As a recent vacation to the British Isles wound down, it was less the well-known tourist attractions and more the search for a contemporary relevance between the Old World and the New World that mattered most.

The trip began with a quick reminder of just how many facts had fled my memory immediately after my last World History test way back when.

But during the tour I did pick up this much about the period from, say, 1066, when William the Conqueror and the Normans seized control of Britain, and 1776, when many Americans’ interest in British history started to wane: Nearly every historical figure was beheaded.

That could be an oversimplification, but it gets us to our next stop — Scotland — and if you thought the beheadings were distasteful, Scotland has something nearly as distasteful and it’s called haggis, which is the national dish of Scotland and loosely defined as a type of pudding featuring sheep’s intestines.

Speaking of things that are hard to swallow, our next stop was Loch Ness, purported home to the Loch Ness Monster, which is basically Scotland’s version of Bigfoot in the sense that both are mysterious, perhaps prehistoric creatures with a remarkable ability to generate T-shirt sales.

Loch Ness, thankfully, was nothing like I expected. I had imagined our guide would be the most stereotypical Scotsman, a flesh-and-blood version of Groundskeeper Willie from “The Simpsons,” only less subtle. He’d be wearing a kilt and tam-o’-shanter and would yell at us, “Aye lads and lassies, let’s go find Nessie!”

Instead we were educated by a young, professionally dressed member of The Loch Ness Project, a serious-minded group that has studied Loch Ness — the largest body of fresh water in the British Isles — and put together a museum featuring a detailed analysis of the numerous sightings, without judgment, of the Loch Ness Monster over several decades.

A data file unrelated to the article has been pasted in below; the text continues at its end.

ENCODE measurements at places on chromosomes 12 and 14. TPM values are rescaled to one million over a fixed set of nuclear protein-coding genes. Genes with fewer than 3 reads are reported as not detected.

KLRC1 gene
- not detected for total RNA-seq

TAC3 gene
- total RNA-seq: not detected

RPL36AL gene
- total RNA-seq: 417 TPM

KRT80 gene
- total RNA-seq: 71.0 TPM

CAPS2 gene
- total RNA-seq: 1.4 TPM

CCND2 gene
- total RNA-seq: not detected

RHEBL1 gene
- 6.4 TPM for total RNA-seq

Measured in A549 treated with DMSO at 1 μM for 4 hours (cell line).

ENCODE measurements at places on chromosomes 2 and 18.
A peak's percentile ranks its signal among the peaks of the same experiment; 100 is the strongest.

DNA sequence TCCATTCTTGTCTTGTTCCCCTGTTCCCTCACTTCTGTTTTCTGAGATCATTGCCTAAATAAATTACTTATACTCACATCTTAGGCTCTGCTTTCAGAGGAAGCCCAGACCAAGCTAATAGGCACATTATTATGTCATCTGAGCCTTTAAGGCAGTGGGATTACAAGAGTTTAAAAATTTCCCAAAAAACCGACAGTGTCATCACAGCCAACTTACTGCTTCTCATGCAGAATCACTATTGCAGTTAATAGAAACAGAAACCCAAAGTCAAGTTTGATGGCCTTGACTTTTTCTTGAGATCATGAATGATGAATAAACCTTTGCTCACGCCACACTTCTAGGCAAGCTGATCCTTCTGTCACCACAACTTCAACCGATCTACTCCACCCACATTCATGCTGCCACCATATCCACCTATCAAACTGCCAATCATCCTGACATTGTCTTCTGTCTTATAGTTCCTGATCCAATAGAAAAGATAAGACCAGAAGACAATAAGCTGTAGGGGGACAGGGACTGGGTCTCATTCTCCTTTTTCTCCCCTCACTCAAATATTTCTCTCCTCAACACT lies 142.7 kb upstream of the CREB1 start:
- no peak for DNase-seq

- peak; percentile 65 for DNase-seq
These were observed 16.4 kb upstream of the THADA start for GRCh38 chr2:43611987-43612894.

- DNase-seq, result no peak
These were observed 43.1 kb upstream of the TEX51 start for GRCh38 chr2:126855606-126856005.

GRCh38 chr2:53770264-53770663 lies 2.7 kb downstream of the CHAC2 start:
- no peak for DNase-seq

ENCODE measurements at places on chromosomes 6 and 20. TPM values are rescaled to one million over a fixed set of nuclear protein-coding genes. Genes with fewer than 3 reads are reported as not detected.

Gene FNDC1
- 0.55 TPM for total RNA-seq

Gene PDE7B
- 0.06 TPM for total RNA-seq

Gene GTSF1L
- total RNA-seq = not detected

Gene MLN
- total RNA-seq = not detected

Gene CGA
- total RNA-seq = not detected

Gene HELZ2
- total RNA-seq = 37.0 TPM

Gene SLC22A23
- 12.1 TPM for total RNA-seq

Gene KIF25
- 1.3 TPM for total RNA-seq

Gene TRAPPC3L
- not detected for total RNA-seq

Next stop was Northern Ireland, a most fascinating destination. Belfast, which tour guides readily acknowledged, was the equivalent of Beirut when it came to chronic violence as centuries-old British-Irish tensions boiled over a few decades back before peace arrived some 20 years ago.

Belfast Titanic is a three-year-old interactive exhibition dedicated to the role of shipbuilding in Belfast’s emergence and is located just steps from the site where the ill-fated Titanic was constructed. Though inhabited for centuries, Belfast wasn’t granted city status until 1888, making it a mere infant in European terms, and it must have been conflicted about its role in the Titanic sinking the way Dallas was conflicted about its in the Kennedy Assassination — recognizing a need to acknowledge it without allowing it to define the city.

Next stop was the Republic of Ireland, formed fewer than 70 years ago as the only part of the British Isles that doesn’t belong to the United Kingdom, and therefore uses the euro, not the pound, as its primary currency, which is spent on a lot of Guinness in a lot of pubs.

Then came Wales. And what can we say about Wales? Well, not much actually because Wales’ chief export seems to be words that outsiders cannot pronounce, such as Llanfairpwllgwyngyllgogerychwyrndrobwllllantysiliogogogoch, which is the actual spelling of the name of our first stop there.

Finally, a vacation that began with visits to historical places, such as the Tower of London, Hadrian’s Wall and Stonehenge, ended with visits to more contemporary places, including Penny Lane, Strawberry Field and Eleanor Rigby’s gravesite.

The home of The Beatles is Liverpool, and a trip to the Cavern Club, where the Fab Four played nearly 300 times, provides a living, breathing taste of what makes it historically significant, something that can’t be done with castles and battlefields.

As a band in the subterranean main room belted out “A Hard Day’s Night,” the contemporary relevance of the Old World to the New World became clear: The Beatles’ trip from England to America just might have been the most significant since the pilgrims’ voyage on the Mayflower from Plymouth, England, to the New World nearly 350 years earlier.

And one would not have happened if not for the other.